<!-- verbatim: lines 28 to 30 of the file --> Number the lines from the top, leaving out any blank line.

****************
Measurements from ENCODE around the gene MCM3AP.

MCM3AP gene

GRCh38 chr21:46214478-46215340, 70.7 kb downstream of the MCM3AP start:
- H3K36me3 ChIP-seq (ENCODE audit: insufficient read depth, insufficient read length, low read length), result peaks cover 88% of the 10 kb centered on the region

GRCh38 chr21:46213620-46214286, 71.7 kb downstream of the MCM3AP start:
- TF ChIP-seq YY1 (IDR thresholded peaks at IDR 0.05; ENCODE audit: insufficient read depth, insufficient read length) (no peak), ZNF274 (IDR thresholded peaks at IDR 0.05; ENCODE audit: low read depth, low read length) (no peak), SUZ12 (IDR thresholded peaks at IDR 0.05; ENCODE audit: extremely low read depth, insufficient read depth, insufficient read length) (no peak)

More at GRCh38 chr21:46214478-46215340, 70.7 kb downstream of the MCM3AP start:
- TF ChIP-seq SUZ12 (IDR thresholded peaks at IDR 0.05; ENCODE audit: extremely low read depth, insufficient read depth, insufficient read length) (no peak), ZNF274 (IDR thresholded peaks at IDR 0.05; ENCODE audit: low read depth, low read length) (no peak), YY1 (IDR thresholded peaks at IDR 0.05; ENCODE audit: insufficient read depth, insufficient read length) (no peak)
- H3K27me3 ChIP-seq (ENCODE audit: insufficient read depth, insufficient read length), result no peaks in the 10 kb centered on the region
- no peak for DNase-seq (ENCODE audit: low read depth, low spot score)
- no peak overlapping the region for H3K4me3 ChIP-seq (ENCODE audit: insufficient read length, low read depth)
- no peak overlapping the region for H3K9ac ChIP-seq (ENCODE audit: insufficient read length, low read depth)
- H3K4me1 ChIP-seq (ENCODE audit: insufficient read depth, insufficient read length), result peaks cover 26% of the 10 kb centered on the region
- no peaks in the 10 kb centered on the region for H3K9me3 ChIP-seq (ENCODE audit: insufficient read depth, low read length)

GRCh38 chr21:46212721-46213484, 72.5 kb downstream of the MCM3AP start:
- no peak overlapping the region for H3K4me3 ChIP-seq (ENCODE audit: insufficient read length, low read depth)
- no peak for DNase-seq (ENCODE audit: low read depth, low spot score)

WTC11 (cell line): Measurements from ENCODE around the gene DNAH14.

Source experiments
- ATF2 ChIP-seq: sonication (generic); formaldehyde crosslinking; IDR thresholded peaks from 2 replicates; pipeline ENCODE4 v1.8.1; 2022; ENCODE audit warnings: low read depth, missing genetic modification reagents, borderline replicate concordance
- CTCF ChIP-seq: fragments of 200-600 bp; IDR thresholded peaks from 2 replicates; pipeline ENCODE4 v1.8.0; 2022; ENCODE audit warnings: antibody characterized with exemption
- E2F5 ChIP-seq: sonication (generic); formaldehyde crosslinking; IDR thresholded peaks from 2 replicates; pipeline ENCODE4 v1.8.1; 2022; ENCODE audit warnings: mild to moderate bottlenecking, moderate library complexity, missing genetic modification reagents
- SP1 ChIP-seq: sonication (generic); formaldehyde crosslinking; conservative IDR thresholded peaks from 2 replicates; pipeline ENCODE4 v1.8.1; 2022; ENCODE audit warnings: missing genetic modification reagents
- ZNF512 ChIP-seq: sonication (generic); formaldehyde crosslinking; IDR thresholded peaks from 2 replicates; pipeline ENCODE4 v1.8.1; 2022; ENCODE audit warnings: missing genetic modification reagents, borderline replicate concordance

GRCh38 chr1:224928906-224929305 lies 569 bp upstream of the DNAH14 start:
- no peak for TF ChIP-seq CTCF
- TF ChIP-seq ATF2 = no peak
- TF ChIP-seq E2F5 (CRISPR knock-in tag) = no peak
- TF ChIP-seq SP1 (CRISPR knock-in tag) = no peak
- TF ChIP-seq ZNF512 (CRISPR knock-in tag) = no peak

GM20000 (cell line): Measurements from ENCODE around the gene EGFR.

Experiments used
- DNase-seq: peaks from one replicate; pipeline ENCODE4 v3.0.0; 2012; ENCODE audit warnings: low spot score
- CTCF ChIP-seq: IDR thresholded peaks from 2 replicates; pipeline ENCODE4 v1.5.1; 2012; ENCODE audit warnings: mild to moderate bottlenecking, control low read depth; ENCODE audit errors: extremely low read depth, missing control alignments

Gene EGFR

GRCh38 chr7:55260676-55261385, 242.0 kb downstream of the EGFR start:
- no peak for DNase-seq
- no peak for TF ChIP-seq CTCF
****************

- TF ChIP-seq E2F5 (CRISPR knock-in tag) = no peak
- TF ChIP-seq SP1 (CRISPR knock-in tag) = no peak
- TF ChIP-seq ZNF512 (CRISPR knock-in tag) = no peak